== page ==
A Matter of Perspective

A matter of perspective

I’ve always been fascinated with how different people see things so differently.

I used to think there was one absolute ‘Right’ or one absolute ‘Wrong’ for everything. I probably had been conditioned into believing that there was some kind of straight and narrow path that I needed to tread, if I were to live a satisfactory life. And religion certainly had reinforced that need for compliance.

Something never quite added up for me, though. I often noticed that in any argument I ever witnessed (small or large), both parties usually seemed to have a valid point that I could understand clearly, and empathize with as well.

Well-meaning as I often was, I would eagerly try to explain to each one why the other may have chosen to act the way they did. It seemed crystal clear to me, but my explanations did nothing to convince anyone of anything.

And slowly something began to dawn on me that I later realized, was quite important. While I certainly understood ‘perspective’ I had not factored in something else. It was simply, the right to ‘perspective’ that each of us has.

People are generally pretty much convinced they are right – and of course they always are, from their own perspective. I could soothe, pacify or try to explain as much as I could, but my explanations would always be doomed to fall on deaf ears. That’s when I realized it would probably be better for me to stop advising anyone of anything and allow them to tune in to their own perspective —or not!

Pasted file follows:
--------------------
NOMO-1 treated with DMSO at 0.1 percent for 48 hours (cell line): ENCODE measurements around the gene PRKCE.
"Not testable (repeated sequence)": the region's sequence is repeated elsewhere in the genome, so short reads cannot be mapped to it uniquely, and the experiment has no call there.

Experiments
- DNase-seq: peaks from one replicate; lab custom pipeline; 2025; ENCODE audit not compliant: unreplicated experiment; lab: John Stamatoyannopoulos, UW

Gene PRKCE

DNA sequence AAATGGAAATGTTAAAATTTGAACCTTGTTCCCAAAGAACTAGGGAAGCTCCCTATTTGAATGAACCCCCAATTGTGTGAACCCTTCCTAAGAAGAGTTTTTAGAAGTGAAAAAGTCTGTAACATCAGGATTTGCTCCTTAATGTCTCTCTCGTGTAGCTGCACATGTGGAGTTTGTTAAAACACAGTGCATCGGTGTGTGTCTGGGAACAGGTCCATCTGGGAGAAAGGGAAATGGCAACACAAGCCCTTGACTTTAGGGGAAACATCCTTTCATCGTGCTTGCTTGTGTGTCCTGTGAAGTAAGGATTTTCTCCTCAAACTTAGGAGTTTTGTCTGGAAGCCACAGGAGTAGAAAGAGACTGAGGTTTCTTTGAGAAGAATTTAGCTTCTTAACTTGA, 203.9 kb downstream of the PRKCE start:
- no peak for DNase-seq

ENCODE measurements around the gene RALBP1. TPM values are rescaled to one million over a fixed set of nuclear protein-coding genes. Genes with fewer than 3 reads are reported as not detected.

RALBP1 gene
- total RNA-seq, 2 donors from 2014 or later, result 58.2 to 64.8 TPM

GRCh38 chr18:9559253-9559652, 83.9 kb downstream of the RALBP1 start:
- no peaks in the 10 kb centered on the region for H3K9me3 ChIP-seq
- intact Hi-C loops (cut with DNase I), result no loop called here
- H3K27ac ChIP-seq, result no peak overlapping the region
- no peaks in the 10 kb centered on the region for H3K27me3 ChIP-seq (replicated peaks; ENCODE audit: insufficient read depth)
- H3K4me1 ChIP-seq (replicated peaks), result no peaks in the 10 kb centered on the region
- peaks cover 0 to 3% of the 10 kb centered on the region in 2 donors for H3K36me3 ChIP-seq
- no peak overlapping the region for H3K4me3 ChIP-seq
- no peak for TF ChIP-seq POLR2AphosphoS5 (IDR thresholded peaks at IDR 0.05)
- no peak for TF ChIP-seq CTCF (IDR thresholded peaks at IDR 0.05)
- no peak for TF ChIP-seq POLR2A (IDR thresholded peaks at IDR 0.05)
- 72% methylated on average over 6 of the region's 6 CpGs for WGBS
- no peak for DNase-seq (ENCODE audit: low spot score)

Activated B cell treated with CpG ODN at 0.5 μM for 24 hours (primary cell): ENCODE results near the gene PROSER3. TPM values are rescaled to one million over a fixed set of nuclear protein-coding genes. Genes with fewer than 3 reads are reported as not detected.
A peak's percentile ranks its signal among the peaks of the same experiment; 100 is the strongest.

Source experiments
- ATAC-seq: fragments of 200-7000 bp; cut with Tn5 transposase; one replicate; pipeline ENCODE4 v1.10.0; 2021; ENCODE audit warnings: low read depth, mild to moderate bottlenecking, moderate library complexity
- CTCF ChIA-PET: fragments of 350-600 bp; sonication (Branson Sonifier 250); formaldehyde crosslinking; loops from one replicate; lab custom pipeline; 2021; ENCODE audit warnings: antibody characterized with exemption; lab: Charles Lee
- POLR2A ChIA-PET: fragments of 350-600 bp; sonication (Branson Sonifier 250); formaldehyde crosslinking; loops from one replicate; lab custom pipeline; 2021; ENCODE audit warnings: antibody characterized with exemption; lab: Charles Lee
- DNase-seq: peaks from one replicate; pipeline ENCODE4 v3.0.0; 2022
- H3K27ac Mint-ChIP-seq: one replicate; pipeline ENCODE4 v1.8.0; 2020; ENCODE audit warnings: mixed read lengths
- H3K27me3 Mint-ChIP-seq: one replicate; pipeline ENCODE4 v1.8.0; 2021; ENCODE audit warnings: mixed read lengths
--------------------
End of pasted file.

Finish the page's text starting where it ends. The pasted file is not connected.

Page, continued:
Don’t we all have a choice in every moment? We can be content in our perspective—or we can whip up a flurry of angst, trying to convince everyone else of our point of view.

Of course there will be plenty who claim the other does not have an open mind. But aren’t those the same people desperately breaking all boundaries just to make everyone agree with their perspective? And often, they’re the most unhappy ones.

As for me, I have come into my own understanding that suits me just fine. I choose to ‘be happy’, rather than ‘be right’—which often means taking into consideration what the other is saying, and then working that into my own comfort zone.

And the virtuous ones will condemn me. And of course they’ll be ‘right’ in their perspective. But the question is: Will they be happy?

I suspect not, because condemnation and true happiness can never truly co-exist.


© 2018 G.A.I.L


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